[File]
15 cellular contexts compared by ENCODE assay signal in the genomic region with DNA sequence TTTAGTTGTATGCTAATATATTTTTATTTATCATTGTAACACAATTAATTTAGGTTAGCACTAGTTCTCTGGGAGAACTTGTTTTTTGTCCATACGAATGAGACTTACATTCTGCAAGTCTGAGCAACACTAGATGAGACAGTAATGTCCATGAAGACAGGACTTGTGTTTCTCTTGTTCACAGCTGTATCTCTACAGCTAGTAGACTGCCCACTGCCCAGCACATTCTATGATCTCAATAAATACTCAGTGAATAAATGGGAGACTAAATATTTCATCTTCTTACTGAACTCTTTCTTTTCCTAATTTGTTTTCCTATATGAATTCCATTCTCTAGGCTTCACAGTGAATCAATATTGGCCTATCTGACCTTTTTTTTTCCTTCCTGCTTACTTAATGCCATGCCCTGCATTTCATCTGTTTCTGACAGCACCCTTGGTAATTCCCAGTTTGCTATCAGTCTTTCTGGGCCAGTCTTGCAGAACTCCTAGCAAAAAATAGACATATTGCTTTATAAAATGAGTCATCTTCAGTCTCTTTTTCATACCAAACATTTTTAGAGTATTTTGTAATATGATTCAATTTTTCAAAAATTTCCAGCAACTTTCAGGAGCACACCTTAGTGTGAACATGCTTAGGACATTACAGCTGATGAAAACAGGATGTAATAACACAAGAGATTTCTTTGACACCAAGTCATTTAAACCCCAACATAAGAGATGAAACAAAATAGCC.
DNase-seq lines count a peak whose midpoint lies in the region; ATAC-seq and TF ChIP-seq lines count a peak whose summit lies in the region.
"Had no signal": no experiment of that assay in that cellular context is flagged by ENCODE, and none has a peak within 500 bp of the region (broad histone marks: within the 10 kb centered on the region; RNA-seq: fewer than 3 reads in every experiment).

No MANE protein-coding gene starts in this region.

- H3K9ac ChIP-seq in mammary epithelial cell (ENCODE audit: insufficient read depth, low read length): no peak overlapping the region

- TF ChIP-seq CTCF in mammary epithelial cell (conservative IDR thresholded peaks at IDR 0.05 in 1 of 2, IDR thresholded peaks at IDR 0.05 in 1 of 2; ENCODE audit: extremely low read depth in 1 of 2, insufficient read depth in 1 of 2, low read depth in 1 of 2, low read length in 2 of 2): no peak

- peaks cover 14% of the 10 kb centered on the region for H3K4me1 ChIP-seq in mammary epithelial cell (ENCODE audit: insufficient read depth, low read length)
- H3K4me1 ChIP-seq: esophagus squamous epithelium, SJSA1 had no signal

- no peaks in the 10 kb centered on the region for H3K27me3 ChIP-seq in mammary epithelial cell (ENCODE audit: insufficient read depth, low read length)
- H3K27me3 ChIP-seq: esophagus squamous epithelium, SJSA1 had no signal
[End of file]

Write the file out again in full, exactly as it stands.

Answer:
15 cellular contexts compared by ENCODE assay signal in the genomic region with DNA sequence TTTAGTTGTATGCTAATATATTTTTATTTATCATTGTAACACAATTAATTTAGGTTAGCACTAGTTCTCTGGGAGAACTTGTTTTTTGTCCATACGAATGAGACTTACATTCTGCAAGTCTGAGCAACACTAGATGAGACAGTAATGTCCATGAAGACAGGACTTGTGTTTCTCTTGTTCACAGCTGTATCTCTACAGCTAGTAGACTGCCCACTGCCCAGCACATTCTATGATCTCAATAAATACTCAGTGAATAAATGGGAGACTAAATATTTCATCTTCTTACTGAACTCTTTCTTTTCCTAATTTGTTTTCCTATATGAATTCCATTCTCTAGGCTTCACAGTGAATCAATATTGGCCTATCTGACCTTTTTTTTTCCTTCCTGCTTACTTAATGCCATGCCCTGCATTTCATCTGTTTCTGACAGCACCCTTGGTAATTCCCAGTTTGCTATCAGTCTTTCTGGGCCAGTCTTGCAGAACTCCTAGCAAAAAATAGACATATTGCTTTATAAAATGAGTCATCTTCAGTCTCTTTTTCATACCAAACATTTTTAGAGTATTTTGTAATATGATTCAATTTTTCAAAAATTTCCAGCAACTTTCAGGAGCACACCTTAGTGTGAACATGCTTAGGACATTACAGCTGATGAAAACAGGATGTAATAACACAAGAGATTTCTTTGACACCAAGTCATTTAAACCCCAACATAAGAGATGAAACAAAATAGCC.
DNase-seq lines count a peak whose midpoint lies in the region; ATAC-seq and TF ChIP-seq lines count a peak whose summit lies in the region.
"Had no signal": no experiment of that assay in that cellular context is flagged by ENCODE, and none has a peak within 500 bp of the region (broad histone marks: within the 10 kb centered on the region; RNA-seq: fewer than 3 reads in every experiment).

No MANE protein-coding gene starts in this region.

- H3K9ac ChIP-seq in mammary epithelial cell (ENCODE audit: insufficient read depth, low read length): no peak overlapping the region

- TF ChIP-seq CTCF in mammary epithelial cell (conservative IDR thresholded peaks at IDR 0.05 in 1 of 2, IDR thresholded peaks at IDR 0.05 in 1 of 2; ENCODE audit: extremely low read depth in 1 of 2, insufficient read depth in 1 of 2, low read depth in 1 of 2, low read length in 2 of 2): no peak

- peaks cover 14% of the 10 kb centered on the region for H3K4me1 ChIP-seq in mammary epithelial cell (ENCODE audit: insufficient read depth, low read length)
- H3K4me1 ChIP-seq: esophagus squamous epithelium, SJSA1 had no signal

- no peaks in the 10 kb centered on the region for H3K27me3 ChIP-seq in mammary epithelial cell (ENCODE audit: insufficient read depth, low read length)
- H3K27me3 ChIP-seq: esophagus squamous epithelium, SJSA1 had no signal